Objectives: To investigate proinflammatory cytokine expression in temporal arteries from patients with giant-cell arteritis (GCA) and to analyse its relationship with the intensity of the initial systemic inflammatory reaction and response to corticosteroid therapy.
Methods: Quantification of interleukin-1beta (IL-1beta), tumor necrosis factor alpha (TNFalpha), and interleukin-6 (IL-6) mRNA by real-time quantitative PCR in temporal artery samples from 36 patients with biopsy-proven GCA and 11 controls. Immunohistochemical detection of IL-1beta, TNFalpha, and IL-6 in temporal artery sections from 74 patients with GCA and 15 controls. Clinical and biochemical parameters of inflammation as well as the time (weeks) required to reach a maintenance prednisone dose <10 mg/day were recorded.
Results: IL-1beta (13.8 +/- 2.5 vs 5.4 +/- 1.3 relative units, P = 0.012) and IL-6 transcripts (34 +/- 13.7 vs 7.8 +/- 4.5 relative units, P = 0.034) were significantly more abundant in patients with a strong systemic inflammatory response compared with those with no inflammatory parameters. Immunohistochemical scores for IL-1beta (2.7 +/- 0.3 vs 1.9 +/- 0.2, P = 0.018), TNFalpha (3.2 +/- 0.2 vs 2.4 +/- 0.3, P = 0.028) and IL-6 (3 +/- 0.2 vs 2.1 +/- 0.3, P = 0.023) were also significantly higher in patients with strong systemic inflammatory reaction. A significant correlation was found between the amount of tissue TNFalpha mRNA and the time required to reach a maintenance dose of prednisone <10 mg/day (r = 0.586, P = 0.001).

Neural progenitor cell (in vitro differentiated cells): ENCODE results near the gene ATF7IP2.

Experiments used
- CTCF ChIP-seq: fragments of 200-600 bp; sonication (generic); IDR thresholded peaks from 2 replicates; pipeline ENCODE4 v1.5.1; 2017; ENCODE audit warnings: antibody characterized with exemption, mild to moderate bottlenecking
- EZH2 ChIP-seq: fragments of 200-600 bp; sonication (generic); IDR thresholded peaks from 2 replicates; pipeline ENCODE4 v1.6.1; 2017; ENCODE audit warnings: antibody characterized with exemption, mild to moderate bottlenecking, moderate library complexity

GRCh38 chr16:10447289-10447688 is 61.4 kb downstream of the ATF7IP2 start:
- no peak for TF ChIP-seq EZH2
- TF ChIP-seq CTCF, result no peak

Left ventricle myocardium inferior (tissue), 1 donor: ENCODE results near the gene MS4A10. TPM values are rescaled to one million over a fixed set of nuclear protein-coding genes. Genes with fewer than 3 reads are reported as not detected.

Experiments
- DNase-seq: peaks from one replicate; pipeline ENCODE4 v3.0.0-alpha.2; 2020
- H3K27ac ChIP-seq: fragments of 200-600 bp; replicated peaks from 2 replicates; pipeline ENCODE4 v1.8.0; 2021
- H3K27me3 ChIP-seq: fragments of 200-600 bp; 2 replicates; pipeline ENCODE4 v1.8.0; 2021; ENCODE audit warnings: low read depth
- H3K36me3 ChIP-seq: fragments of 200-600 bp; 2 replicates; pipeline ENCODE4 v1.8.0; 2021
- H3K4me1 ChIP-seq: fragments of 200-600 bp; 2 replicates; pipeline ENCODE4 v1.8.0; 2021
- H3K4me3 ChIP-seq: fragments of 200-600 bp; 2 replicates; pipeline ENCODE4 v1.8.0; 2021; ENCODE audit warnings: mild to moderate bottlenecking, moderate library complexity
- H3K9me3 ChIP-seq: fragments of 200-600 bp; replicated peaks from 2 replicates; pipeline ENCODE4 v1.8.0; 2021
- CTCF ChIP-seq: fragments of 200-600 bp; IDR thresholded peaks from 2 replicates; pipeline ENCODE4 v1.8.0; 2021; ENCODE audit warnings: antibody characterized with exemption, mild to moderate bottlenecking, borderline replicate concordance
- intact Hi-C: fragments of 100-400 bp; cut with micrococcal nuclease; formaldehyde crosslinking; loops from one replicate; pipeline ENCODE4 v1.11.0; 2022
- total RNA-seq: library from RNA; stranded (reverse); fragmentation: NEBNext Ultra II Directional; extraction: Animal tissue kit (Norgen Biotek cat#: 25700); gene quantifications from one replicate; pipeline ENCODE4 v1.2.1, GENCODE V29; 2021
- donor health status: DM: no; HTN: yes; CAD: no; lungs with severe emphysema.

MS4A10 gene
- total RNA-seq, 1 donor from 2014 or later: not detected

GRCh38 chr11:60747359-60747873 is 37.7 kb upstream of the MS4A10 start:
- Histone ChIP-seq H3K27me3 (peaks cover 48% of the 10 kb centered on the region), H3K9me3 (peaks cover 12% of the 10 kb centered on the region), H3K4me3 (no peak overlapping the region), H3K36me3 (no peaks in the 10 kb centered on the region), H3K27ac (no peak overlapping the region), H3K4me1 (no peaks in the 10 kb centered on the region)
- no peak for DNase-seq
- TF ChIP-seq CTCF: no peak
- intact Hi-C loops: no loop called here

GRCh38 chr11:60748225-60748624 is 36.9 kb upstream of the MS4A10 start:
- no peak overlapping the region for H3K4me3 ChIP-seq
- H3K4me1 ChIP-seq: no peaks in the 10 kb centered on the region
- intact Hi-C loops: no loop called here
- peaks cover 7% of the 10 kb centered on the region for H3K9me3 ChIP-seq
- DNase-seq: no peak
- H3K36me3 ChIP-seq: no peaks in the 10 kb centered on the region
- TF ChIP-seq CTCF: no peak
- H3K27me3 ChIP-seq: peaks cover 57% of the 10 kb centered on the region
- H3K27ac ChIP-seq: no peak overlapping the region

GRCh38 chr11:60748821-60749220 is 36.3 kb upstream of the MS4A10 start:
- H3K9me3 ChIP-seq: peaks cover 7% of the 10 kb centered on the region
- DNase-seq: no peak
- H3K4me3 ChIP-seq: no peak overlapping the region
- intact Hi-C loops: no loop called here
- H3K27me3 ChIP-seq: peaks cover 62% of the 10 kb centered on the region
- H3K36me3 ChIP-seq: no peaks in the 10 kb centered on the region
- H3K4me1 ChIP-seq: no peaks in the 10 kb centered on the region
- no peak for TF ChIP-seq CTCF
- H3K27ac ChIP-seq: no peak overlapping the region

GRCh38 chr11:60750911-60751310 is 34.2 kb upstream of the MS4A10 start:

Conclusion: GCA patients with a strong systemic inflammatory response, who have been previously shown to be more resistant to corticosteroid therapy, have elevated tissue expression of proinflammatory cytokines IL-1beta, TNFalpha and IL-6. High production of TNFalpha is associated with longer corticosteroid requirements.